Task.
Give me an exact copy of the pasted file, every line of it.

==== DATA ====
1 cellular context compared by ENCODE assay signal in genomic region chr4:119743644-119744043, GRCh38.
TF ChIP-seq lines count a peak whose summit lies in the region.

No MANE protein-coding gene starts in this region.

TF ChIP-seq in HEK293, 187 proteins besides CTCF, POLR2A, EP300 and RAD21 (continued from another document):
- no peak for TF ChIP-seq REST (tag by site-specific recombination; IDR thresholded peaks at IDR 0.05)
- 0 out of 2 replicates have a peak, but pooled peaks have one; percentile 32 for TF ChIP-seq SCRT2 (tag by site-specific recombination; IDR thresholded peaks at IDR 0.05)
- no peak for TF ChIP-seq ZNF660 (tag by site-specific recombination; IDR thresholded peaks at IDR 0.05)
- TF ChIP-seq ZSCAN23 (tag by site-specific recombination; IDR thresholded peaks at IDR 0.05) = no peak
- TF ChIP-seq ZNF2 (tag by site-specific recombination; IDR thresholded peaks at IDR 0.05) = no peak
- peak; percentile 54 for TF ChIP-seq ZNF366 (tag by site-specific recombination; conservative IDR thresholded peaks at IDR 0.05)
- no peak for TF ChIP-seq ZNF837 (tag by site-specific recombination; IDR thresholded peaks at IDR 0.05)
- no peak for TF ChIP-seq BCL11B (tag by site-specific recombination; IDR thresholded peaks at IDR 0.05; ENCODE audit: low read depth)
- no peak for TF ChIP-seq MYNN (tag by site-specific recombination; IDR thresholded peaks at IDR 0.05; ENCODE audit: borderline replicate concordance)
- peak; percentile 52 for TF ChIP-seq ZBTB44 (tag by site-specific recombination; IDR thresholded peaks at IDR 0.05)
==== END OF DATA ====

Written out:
1 cellular context compared by ENCODE assay signal in genomic region chr4:119743644-119744043, GRCh38.
TF ChIP-seq lines count a peak whose summit lies in the region.

No MANE protein-coding gene starts in this region.

TF ChIP-seq in HEK293, 187 proteins besides CTCF, POLR2A, EP300 and RAD21 (continued from another document):
- no peak for TF ChIP-seq REST (tag by site-specific recombination; IDR thresholded peaks at IDR 0.05)
- 0 out of 2 replicates have a peak, but pooled peaks have one; percentile 32 for TF ChIP-seq SCRT2 (tag by site-specific recombination; IDR thresholded peaks at IDR 0.05)
- no peak for TF ChIP-seq ZNF660 (tag by site-specific recombination; IDR thresholded peaks at IDR 0.05)
- TF ChIP-seq ZSCAN23 (tag by site-specific recombination; IDR thresholded peaks at IDR 0.05) = no peak
- TF ChIP-seq ZNF2 (tag by site-specific recombination; IDR thresholded peaks at IDR 0.05) = no peak
- peak; percentile 54 for TF ChIP-seq ZNF366 (tag by site-specific recombination; conservative IDR thresholded peaks at IDR 0.05)
- no peak for TF ChIP-seq ZNF837 (tag by site-specific recombination; IDR thresholded peaks at IDR 0.05)
- no peak for TF ChIP-seq BCL11B (tag by site-specific recombination; IDR thresholded peaks at IDR 0.05; ENCODE audit: low read depth)
- no peak for TF ChIP-seq MYNN (tag by site-specific recombination; IDR thresholded peaks at IDR 0.05; ENCODE audit: borderline replicate concordance)
- peak; percentile 52 for TF ChIP-seq ZBTB44 (tag by site-specific recombination; IDR thresholded peaks at IDR 0.05)